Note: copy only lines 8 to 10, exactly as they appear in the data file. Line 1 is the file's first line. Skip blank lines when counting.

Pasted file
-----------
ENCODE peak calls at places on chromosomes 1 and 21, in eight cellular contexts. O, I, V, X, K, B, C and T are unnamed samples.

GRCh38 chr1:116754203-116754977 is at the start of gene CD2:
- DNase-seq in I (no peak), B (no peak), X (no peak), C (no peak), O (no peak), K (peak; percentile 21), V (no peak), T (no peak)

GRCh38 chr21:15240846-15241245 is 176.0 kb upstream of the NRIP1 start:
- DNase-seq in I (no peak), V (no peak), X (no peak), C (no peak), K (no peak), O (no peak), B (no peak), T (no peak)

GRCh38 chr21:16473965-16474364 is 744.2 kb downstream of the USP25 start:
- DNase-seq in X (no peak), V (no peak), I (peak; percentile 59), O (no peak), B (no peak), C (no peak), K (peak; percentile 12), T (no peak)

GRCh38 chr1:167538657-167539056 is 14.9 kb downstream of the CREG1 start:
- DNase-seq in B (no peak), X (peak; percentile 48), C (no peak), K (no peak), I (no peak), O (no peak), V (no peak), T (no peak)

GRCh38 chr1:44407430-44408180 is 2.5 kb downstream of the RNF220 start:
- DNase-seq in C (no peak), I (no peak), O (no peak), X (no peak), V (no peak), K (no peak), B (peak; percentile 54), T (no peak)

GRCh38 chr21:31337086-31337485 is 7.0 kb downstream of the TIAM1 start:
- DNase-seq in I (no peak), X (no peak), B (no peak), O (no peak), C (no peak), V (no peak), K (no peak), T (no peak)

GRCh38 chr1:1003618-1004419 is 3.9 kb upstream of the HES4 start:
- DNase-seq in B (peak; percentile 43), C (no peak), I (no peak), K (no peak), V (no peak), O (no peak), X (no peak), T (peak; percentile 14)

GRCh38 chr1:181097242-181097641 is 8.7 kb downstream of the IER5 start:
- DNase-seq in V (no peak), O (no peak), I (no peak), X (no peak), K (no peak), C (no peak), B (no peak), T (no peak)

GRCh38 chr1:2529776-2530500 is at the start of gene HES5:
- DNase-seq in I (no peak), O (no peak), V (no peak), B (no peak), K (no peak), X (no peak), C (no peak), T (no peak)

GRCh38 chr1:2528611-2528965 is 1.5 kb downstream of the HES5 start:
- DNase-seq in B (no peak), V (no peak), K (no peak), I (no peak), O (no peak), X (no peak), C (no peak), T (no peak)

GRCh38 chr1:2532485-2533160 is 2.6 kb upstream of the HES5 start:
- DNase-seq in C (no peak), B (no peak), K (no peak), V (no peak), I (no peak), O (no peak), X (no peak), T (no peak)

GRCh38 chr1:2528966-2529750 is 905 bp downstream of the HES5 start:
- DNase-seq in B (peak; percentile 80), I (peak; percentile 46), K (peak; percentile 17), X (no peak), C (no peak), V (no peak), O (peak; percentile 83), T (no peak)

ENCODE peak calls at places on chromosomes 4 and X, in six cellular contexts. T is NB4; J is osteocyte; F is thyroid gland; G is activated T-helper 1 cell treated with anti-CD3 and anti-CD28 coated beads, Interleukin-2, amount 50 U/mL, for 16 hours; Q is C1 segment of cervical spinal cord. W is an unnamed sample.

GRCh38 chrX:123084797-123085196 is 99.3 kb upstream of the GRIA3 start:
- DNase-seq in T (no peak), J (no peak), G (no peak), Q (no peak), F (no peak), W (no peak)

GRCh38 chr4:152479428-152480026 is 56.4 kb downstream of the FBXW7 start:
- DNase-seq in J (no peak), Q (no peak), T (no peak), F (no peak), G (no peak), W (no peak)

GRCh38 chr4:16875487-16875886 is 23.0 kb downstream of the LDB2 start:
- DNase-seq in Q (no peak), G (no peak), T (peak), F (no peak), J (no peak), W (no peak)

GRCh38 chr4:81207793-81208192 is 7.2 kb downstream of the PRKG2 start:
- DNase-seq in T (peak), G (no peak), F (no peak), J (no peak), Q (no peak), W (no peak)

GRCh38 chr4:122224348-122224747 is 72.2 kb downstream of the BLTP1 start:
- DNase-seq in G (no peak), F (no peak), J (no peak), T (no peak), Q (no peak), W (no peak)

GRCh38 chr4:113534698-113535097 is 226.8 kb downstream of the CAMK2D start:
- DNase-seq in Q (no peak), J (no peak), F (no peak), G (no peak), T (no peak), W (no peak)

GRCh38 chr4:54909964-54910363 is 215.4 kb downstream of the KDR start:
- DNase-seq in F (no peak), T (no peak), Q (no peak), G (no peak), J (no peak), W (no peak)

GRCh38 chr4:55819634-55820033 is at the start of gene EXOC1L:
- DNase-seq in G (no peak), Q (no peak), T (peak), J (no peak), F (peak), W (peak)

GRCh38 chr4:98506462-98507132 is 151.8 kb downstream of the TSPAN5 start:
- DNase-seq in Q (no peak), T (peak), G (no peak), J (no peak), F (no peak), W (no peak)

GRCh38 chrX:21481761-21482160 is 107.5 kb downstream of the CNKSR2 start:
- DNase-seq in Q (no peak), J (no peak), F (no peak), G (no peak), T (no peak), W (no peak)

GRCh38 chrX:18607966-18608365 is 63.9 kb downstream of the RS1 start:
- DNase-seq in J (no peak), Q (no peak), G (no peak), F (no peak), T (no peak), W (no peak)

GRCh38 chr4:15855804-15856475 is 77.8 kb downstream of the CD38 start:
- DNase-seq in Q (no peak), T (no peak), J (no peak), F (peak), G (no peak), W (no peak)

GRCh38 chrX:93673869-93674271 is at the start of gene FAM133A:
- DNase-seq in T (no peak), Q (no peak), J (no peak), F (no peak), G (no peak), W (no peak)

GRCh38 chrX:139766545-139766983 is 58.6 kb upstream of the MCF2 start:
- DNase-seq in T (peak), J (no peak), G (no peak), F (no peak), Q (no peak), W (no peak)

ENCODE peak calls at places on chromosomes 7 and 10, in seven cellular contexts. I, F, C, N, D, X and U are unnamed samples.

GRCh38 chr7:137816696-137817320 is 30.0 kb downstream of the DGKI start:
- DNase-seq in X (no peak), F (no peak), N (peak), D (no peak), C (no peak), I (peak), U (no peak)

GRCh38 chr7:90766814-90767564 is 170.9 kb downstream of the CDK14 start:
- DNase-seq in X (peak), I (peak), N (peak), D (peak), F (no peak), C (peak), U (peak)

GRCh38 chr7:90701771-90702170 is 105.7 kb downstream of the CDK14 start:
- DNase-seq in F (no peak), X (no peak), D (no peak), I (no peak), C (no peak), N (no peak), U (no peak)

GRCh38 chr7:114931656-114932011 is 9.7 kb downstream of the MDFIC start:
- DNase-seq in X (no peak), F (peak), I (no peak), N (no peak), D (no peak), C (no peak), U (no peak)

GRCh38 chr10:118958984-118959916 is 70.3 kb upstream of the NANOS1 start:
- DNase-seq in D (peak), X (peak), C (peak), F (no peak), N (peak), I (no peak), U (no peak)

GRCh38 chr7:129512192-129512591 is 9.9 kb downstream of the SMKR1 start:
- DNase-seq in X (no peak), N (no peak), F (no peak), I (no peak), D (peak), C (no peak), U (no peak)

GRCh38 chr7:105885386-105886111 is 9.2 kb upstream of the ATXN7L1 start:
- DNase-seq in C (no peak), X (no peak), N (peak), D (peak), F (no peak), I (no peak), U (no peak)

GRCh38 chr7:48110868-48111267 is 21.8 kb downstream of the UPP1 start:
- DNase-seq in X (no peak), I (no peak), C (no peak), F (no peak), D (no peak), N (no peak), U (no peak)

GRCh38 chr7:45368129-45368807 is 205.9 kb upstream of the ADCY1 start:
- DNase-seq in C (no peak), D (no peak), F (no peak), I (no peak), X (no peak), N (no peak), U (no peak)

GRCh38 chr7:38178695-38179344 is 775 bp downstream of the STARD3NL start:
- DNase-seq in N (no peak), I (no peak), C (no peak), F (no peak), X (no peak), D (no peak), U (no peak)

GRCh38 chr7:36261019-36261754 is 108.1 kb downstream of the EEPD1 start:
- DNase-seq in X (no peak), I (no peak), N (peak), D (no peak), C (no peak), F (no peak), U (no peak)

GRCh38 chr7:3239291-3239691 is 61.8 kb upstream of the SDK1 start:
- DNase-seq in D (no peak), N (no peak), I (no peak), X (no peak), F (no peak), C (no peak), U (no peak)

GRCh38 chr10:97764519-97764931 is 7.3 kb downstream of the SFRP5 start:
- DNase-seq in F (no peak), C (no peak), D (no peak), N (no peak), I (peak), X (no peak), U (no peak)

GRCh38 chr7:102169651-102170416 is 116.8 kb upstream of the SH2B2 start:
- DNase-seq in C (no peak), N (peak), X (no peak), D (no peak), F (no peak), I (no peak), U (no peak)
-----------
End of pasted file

GRCh38 chr1:167538657-167539056 is 14.9 kb downstream of the CREG1 start:
- DNase-seq in B (no peak), X (peak; percentile 48), C (no peak), K (no peak), I (no peak), O (no peak), V (no peak), T (no peak)

GRCh38 chr1:44407430-44408180 is 2.5 kb downstream of the RNF220 start: